This is somewhat of a follow-up post to some of the posts starting with When Groups go Wrong. I have been having issues with that whole event, one of them being letting go.
Letting go of things is difficult, for many reasons. It can be something we’re used to and we don’t like change. Check. It can hurt. Check. (But it already hurts, so then, what difference does moving away make?) The voice of reason–not mine–interjects–disengage. See, luckily I have some voices of reason, because I haven’t been reasonable at all times. In fact, I’ve been downright obstinate in my refusal to be reasonable. Why? I trust the people giving me advice. “Just stop dealing with the people who are making me miserable.” “Stop going back.” That is the absolute best advice anyone can give someone in a situation like mine. I wasn’t in the place to listen to the words. I could hear them, but I wasn’t listening.
One of the people involved in the whole debacle I considered my friend, and I cared about him. Whatever the situation is at Headquarters in terms of identities, people, numbers, reality, I considered him my friend and I was determined I could make him see reason and we could be friends again. I did crazy things things I normally wouldn’t do. I asked a friend on the board to contact him, and he was horrible to her. That should have been a clue right there. I felt terrible about that–she didn’t deserve to be treated that way, and he owes her an apology. I tried to send couched messages through my blog. I thought, he read it once, maybe he still does. “Not very likely,” my stalwart friend told me. He’s realistic. I’m better at deluding myself than I thought.
The thing that really hurt, the reason really keeping me back, was that my supposed friend hasn’t made any contact with me whatsoever. He had, on the “sage advice” of the “moderator,” blocked me as soon as things started to happen. Anyone who reads this or knows me knows communication is incredibly important to me. This silence from him, my complete inability to contact him, made me appreciate a little more what it must be like for some of the students I worked with who were nonverbal but had so much to say. I still went back and read the posts, and after a sadly long time I realized something, and I confirmed it with my friend, who agreed, so I knew I wasn’t going crazy.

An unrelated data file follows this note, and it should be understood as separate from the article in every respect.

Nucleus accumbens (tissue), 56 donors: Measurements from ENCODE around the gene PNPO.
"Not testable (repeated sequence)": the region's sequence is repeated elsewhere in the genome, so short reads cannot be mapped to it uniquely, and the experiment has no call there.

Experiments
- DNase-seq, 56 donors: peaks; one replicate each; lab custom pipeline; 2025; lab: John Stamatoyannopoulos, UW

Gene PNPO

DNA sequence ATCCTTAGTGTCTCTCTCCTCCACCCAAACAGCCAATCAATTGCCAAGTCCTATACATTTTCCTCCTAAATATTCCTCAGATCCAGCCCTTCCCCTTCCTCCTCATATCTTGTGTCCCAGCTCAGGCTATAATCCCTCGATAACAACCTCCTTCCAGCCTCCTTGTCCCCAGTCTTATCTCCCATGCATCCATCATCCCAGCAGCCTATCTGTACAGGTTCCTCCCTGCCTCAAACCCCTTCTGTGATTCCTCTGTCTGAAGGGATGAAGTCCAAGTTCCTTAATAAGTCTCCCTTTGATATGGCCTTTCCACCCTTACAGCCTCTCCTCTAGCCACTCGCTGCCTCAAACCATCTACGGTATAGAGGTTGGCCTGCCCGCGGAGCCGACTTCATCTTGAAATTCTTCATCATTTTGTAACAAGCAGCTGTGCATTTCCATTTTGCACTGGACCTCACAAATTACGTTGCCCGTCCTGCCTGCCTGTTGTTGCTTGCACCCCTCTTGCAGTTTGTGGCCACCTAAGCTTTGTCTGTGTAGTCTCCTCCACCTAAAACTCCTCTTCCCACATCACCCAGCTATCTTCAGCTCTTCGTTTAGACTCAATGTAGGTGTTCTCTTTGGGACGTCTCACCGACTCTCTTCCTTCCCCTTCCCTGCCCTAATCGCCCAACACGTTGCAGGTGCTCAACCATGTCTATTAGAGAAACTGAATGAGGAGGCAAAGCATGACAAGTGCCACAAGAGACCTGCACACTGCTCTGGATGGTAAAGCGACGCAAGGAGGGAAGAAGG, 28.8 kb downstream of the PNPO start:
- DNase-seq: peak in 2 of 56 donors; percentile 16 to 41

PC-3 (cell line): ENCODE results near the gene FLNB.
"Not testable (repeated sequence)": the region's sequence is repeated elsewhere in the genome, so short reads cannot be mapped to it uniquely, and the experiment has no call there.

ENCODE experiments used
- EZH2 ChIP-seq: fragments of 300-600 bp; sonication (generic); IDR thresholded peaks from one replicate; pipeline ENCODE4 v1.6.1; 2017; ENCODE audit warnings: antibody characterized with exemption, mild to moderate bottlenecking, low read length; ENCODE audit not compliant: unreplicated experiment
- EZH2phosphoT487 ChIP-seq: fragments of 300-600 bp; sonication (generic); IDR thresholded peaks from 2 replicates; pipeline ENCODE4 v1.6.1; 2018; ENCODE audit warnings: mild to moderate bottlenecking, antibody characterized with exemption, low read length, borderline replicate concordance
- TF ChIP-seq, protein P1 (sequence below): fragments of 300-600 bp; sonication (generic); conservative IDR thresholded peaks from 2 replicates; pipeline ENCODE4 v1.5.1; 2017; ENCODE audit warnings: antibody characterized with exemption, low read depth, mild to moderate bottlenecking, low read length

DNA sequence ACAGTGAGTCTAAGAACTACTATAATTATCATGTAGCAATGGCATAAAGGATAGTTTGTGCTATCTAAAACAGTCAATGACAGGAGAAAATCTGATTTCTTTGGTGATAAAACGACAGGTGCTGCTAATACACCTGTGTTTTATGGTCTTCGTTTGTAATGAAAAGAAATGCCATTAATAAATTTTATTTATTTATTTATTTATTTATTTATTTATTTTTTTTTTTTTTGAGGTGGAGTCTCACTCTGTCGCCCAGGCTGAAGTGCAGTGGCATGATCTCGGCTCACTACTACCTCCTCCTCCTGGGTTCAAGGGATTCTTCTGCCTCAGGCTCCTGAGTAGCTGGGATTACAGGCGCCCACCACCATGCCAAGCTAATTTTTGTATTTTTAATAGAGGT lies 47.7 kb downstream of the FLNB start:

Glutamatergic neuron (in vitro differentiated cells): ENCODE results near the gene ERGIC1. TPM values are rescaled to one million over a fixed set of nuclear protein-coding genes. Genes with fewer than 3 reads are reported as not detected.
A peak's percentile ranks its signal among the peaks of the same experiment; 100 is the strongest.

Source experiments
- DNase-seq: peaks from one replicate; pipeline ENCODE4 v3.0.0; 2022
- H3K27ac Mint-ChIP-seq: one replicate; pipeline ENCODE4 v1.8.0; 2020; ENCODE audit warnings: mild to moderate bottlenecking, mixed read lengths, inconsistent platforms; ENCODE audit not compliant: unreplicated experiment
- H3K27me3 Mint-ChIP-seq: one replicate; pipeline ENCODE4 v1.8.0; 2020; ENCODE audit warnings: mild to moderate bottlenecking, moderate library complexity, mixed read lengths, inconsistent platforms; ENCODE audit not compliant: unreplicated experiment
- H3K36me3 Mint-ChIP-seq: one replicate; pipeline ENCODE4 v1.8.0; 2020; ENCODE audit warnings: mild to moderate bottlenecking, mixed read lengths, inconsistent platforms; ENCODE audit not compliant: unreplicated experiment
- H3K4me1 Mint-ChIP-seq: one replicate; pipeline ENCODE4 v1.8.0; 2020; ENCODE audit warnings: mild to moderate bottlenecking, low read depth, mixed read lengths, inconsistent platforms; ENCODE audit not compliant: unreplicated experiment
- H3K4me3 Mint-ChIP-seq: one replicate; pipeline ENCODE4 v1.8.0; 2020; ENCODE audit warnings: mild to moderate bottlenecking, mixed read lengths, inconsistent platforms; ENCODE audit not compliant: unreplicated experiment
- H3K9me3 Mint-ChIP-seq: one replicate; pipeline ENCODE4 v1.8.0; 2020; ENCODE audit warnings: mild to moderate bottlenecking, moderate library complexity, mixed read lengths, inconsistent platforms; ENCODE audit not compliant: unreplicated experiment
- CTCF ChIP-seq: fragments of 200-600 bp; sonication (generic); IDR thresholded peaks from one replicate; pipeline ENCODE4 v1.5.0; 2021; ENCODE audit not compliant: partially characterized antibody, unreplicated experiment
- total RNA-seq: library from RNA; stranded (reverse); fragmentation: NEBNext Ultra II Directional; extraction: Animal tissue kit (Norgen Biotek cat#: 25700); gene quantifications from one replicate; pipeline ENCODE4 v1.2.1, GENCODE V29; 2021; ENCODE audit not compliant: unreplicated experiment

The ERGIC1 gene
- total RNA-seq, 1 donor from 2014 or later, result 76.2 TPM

My friend was changing. He is using phrases he never used to use, acting in ways he never used to act, saying things he never would have said. I have never divulged his secrets to anyone. If anyone has, its on his side. But they’re his secrets, he can tell the world if he wants. Now, sadly, it seems he won’t have to. On the very slight chance you are reading this, are you happier now? More fully realized as…an individual? Is this what you wanted? Because you’ve succeeded, and it’s a tragedy. Which is better: having more people like you on a superficial level, or fewer people like you for who you really are?
Sometimes we hold on to things so tight, we want things so badly, and then the truth hits so hard and so suddenly at first the realization is a relief. What I held on to was my old friend, the person I wanted to talk to was my old friend, not this new person using his name. I don’t like him. I want nothing to do with him. If I met him in real life, I’d think he was a jerk.
So there it ends. First I was grieving for the loss of a friend. Now I’m grieving for the death of a friend, at least that persona, that identity. But there’s a finality to that. That ends.
Please get help. There are links on the right side. Use them.
And this, hopefully, will be the last of this series of posts. It is time to move forward. Enough is enough. My brain has been re-aligned, and will stop moving in circles but drive forward, except for the occasional times when it wants to do wheelies for fun. I am very grateful to have good friends who are patient enough to deal with my temporary insanity and give me good advice as well. I don’t know how I got so lucky. It was just a good connection at the right time.